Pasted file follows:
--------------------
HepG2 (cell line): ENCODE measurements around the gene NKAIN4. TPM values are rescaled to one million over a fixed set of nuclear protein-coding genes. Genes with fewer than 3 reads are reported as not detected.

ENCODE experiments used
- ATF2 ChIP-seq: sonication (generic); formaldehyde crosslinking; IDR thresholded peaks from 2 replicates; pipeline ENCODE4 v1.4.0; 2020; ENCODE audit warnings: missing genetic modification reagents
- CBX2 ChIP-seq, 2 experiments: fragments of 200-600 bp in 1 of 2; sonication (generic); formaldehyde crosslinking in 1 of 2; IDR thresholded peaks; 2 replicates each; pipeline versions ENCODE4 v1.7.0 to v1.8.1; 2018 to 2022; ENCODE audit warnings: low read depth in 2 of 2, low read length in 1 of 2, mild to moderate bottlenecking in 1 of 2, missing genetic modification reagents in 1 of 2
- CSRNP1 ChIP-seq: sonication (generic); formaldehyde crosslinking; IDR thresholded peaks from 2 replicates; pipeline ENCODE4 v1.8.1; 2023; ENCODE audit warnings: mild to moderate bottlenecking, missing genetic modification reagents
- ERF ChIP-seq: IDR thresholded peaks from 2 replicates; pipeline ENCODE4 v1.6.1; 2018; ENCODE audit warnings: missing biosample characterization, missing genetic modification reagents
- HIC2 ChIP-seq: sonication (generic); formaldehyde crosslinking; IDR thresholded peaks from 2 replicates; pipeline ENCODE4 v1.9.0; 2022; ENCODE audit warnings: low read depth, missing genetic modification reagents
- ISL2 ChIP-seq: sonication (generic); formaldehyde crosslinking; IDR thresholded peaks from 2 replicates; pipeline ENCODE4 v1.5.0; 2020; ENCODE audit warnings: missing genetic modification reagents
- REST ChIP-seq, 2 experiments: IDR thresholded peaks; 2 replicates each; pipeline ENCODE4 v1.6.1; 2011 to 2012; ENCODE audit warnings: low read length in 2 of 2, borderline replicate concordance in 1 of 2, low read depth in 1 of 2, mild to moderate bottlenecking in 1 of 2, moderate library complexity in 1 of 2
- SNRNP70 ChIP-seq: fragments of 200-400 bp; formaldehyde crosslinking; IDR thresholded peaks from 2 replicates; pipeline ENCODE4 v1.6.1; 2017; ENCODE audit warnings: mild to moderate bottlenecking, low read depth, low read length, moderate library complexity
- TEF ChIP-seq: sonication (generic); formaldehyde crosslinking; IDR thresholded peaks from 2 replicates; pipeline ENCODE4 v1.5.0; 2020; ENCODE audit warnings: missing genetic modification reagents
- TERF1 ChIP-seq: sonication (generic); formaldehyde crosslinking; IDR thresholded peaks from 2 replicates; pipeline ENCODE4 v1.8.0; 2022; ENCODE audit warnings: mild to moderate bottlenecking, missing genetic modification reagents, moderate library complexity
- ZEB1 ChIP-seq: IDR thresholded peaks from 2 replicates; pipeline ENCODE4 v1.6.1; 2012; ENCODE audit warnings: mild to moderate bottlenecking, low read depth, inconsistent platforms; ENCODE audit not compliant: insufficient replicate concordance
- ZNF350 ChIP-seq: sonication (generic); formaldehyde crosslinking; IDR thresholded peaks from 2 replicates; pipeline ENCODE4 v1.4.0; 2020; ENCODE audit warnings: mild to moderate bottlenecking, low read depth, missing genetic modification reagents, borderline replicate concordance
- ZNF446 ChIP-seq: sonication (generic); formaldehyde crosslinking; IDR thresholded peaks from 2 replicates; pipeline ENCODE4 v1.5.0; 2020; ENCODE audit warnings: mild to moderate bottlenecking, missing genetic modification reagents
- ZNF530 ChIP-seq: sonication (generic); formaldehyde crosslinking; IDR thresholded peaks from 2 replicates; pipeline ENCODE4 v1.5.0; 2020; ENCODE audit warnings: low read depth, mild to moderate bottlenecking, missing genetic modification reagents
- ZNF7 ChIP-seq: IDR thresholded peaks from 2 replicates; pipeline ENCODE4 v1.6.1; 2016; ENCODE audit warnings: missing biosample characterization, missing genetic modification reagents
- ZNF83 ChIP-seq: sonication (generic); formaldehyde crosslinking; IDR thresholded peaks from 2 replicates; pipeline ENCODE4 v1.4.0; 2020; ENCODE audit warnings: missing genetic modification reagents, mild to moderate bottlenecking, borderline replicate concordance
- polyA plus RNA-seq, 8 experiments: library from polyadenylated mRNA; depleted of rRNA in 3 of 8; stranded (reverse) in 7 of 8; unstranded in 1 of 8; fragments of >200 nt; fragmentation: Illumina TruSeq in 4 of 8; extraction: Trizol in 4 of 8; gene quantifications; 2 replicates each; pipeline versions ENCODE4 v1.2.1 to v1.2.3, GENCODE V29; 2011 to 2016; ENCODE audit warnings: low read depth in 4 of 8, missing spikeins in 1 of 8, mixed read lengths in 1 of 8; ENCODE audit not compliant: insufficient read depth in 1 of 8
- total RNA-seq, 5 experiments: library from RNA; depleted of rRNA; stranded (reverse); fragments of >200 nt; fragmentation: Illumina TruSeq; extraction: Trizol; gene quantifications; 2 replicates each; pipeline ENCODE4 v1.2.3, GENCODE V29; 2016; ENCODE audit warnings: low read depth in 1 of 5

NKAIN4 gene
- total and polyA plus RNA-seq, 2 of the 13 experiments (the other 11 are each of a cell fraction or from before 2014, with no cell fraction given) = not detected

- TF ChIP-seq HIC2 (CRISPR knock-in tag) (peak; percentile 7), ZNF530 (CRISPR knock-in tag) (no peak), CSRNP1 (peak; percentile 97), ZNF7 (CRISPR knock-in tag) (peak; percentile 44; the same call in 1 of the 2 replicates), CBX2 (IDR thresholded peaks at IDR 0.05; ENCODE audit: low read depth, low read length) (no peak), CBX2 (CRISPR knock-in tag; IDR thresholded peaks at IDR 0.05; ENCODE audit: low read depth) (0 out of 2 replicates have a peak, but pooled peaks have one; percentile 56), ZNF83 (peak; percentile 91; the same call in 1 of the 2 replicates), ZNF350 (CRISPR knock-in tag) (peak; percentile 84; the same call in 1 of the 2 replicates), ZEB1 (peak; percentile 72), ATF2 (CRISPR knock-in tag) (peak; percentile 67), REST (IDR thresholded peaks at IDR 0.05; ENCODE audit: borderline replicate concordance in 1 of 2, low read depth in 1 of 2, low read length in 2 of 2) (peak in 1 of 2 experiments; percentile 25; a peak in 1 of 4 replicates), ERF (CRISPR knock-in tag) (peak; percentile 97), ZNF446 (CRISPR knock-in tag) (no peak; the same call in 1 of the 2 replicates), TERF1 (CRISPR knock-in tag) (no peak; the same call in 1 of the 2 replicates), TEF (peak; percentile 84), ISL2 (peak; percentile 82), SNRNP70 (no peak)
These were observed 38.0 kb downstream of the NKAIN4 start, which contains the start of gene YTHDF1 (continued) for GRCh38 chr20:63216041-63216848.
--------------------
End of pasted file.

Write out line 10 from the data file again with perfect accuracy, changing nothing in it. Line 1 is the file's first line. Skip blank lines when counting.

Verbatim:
- SNRNP70 ChIP-seq: fragments of 200-400 bp; formaldehyde crosslinking; IDR thresholded peaks from 2 replicates; pipeline ENCODE4 v1.6.1; 2017; ENCODE audit warnings: mild to moderate bottlenecking, low read depth, low read length, moderate library complexity